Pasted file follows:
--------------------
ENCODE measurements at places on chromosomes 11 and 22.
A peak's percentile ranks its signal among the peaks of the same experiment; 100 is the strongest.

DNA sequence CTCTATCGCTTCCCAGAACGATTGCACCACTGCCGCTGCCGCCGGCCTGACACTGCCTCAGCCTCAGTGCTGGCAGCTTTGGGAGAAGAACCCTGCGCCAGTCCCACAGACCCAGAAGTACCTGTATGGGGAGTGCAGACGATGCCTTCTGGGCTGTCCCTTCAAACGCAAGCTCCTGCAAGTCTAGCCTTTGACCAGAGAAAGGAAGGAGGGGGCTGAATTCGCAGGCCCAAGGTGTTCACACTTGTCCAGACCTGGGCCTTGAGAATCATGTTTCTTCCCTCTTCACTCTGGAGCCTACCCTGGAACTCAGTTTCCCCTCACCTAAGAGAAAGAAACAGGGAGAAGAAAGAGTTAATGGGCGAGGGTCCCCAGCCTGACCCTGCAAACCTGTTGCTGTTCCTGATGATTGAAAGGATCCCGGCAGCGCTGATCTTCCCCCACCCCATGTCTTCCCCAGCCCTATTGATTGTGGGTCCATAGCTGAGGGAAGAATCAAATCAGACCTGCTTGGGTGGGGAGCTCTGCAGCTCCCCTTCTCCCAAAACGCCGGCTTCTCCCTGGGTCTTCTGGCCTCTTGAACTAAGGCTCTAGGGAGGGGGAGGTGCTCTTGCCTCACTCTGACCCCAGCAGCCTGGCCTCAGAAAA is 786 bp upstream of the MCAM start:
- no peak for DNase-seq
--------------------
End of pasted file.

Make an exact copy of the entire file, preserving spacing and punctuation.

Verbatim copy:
ENCODE measurements at places on chromosomes 11 and 22.
A peak's percentile ranks its signal among the peaks of the same experiment; 100 is the strongest.

DNA sequence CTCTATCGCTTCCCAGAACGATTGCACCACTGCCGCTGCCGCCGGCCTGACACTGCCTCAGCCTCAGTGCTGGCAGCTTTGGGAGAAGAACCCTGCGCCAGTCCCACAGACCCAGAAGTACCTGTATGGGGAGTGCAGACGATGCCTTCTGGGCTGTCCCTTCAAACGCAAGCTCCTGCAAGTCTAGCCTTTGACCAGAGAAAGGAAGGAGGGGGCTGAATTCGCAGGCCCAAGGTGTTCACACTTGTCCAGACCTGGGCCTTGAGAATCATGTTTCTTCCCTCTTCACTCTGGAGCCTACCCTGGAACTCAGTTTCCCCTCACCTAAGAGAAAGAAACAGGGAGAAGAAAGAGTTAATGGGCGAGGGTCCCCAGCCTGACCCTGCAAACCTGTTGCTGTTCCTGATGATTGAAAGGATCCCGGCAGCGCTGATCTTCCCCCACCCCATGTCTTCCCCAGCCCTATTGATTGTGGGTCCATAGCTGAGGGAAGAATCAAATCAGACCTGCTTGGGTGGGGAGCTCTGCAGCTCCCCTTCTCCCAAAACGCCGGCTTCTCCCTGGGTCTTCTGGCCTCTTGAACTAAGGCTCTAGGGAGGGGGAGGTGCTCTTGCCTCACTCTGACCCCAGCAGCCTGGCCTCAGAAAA is 786 bp upstream of the MCAM start:
- no peak for DNase-seq